New York magazine calls the new revolution a “brilliantly plotted movement against assault.” We’d call it a brilliantly plotted movement against men.
And here’s the question no one dares to ask: Why did this so-called rape epidemic not exist thirty years ago? Did a bunch of bad men come out of the woodwork? Or have women changed in a dramatic way over the past forty years? The answer is obvious.
Note: The following article is looooong.
“Want to meet at my dorm? Less carrying for me.”
Emma Sulkowicz, a.k.a. the international sensation “mattress girl,” is emailing from her phone in her Columbia University dorm high up over Morningside Heights, where she lives in a single room within a six-person suite. “My friends and I got the first place in the housing lottery for seniors last year,” she says nonchalantly, leading the way through a concrete-block hallway, in purple flip-flops the same color as her painted toes, as well as a light-blue cropped tee featuring a moose with sunglasses over the words FEARLESS LEADER, commemorating a river-rafting trip for freshmen.
As you may already know, given how viral Sulkowicz’s image has gone in the past few weeks, that’s the outdoor-orientation program that preceded Sulkowicz’s alleged rape by another orientation leader, which was followed by a Columbia-adjudicated hearing during which the university found her assailant not guilty—a verdict she began protesting, this September, by carrying a mattress around campus until Columbia expels her assailant.
A few years ago, an Ivy League student going public about her rape, telling the world her real name—let alone trying to attract attention by lugging around a mattress—would have been a rare bird. In America, after all, we still assume rape survivors want, and need, their identities protected by the press. But shattering silence, in 2014, means not just coming out with an atrocity tale about your assault but offering what Danielle Dirks, a sociologist at Occidental, calls “an atrocity tale about how poorly you were treated by the people you pay $62,500 a year to protect you.”
By owning those accusations, and pointing a finger not only at assailants but also the American university, the ivory tower of privilege, these survivors have built the most effective, organized anti-rape movement since the late ’70s. Rape activists now don’t talk much about women’s self-care and protection like they did in the ’90s with Take Back the Night marches, self-defense classes, and cans of Mace. Today, the militant cry is aimed at the university: Kick the bastards out.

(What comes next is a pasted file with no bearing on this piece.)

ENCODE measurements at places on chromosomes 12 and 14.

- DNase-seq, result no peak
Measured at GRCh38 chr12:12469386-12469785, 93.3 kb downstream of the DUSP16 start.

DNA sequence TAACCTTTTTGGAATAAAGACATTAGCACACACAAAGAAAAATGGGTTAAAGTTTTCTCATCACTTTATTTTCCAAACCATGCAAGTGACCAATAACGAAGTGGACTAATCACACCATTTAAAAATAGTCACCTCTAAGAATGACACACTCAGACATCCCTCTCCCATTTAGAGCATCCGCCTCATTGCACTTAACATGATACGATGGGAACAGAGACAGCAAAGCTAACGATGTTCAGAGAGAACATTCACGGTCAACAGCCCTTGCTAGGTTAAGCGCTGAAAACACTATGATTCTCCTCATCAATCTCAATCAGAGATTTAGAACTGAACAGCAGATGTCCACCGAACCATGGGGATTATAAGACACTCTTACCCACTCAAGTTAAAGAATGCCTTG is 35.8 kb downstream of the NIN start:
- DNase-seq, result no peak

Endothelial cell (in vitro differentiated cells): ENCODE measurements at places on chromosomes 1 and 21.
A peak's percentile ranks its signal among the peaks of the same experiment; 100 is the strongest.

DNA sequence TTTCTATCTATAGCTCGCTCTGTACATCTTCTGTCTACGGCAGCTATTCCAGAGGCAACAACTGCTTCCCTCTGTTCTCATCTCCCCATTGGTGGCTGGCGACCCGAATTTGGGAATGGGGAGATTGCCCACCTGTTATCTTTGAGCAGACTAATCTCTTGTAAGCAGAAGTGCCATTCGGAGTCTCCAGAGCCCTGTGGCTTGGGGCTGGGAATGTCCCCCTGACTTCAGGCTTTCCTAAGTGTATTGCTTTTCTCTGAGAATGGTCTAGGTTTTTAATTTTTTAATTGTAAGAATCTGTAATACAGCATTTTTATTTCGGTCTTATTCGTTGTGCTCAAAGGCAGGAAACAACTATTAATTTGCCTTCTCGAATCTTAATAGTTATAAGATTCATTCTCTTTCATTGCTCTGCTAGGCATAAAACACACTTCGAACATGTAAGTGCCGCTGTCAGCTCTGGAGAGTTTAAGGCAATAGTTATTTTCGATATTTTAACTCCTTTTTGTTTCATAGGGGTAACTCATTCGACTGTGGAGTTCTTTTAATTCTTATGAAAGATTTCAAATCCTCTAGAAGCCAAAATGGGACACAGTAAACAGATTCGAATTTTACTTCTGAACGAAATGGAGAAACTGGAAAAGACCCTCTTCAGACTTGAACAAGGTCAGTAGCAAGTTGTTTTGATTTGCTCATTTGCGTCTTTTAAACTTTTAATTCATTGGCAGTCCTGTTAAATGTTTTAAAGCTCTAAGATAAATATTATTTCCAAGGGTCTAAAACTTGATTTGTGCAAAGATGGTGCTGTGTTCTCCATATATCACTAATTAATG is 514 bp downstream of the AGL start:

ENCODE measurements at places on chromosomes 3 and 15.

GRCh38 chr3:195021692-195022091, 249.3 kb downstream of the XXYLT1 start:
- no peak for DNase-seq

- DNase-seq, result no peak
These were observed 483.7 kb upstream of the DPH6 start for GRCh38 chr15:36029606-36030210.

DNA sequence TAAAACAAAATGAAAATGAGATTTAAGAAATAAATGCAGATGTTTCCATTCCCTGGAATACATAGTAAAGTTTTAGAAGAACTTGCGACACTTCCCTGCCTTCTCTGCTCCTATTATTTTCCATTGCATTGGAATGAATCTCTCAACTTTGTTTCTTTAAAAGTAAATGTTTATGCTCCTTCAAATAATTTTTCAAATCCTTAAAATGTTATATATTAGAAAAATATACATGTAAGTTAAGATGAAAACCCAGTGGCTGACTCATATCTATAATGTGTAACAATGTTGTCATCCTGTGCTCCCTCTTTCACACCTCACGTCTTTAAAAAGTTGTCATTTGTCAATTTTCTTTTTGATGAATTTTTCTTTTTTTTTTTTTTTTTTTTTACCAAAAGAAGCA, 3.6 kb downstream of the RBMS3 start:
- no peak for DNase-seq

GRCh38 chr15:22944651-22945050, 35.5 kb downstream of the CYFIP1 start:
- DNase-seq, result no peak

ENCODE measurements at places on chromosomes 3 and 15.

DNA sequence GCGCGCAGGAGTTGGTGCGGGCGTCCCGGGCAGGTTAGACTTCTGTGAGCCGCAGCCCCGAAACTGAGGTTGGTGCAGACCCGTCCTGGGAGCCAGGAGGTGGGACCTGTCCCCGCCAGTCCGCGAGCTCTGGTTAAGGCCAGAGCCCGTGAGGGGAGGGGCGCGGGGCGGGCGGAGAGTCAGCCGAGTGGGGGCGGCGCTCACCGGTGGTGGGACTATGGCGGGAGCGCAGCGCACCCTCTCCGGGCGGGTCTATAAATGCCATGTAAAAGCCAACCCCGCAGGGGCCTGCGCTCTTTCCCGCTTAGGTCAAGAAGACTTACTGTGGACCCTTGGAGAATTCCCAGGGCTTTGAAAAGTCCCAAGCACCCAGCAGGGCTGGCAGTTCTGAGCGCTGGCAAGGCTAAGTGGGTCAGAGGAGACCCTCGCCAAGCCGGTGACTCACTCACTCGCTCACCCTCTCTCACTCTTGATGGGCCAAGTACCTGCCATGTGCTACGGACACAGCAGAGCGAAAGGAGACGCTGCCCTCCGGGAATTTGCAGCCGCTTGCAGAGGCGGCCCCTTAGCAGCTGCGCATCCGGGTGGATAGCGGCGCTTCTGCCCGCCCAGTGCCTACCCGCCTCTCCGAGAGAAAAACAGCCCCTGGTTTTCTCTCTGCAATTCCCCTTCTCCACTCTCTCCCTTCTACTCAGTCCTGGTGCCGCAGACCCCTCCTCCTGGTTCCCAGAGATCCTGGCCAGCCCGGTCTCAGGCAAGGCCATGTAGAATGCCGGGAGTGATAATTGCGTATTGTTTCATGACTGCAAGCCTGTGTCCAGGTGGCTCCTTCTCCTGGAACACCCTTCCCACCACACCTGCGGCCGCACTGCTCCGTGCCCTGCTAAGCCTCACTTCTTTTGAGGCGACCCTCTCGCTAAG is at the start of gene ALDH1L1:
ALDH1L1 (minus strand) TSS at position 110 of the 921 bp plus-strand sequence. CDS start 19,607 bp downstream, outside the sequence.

Taking a seat in a wood-and-wool chair of the blend shared by dorms and doctors’ waiting rooms, Sulkowicz starts to tell her tale. At 21, in barely detectable Invisalign braces, she’s the type of hipster-nerd who rules the world these days, with the mellow demeanor and direct way of speaking of an Apple genius-bar clerk, except she giggles nervously when worried she’s said the wrong thing.
The Japanese-Chinese-Jewish daughter of Manhattan psychiatrists, she was a club fencer and an A student at Dalton on the Upper East Side. At Columbia, Sulkowicz thought she’d focus on mechanical physics—she liked the way you could draw a diagram to solve a problem, see the answer—but wound up drawn to visual arts instead. She also joined Alpha Delta Phi, Columbia’s co-ed “hipster frat.” As she puts it dryly, “Only the most hipster of the hipster kids can get in.” That’s where she met Paul, a film fanatic and rower. “He was a nice person,” she says matter-of-factly, “a cool person who was secretly really crazy.”
Toward the end of freshman year, the two students signed up to help lead the next year’s outdoor-orientation program, taking a training trip down the Delaware River. There were an odd number of students on the trip, so everyone sat two to a canoe except Paul, who was in a kayak. “He would paddle way out ahead of everyone so that he didn’t have to talk to anyone,” she says. They had sex twice. He went to Europe for the summer.
When he returned, at the beginning of sophomore year, Sulkowicz was a committee head for orientation. “Paul was really needy,” she says. “He asked me to help carry his bags, and I was like, ‘I’m organizing food for 400 freshmen.’ ” One night there was a party for the orientation leaders. In the ivy-covered courtyard outside Wien Hall, Paul kissed Sulkowicz, who says that she was sober except for a sip of gin-and-Sprite. He was buzzed and carrying a handle of vodka. While they were having consensual sex in her dorm room, she alleges that he suddenly pushed her legs against her chest, choked her, slapped her, and anally penetrated her as she struggled and clearly repeated “No.”
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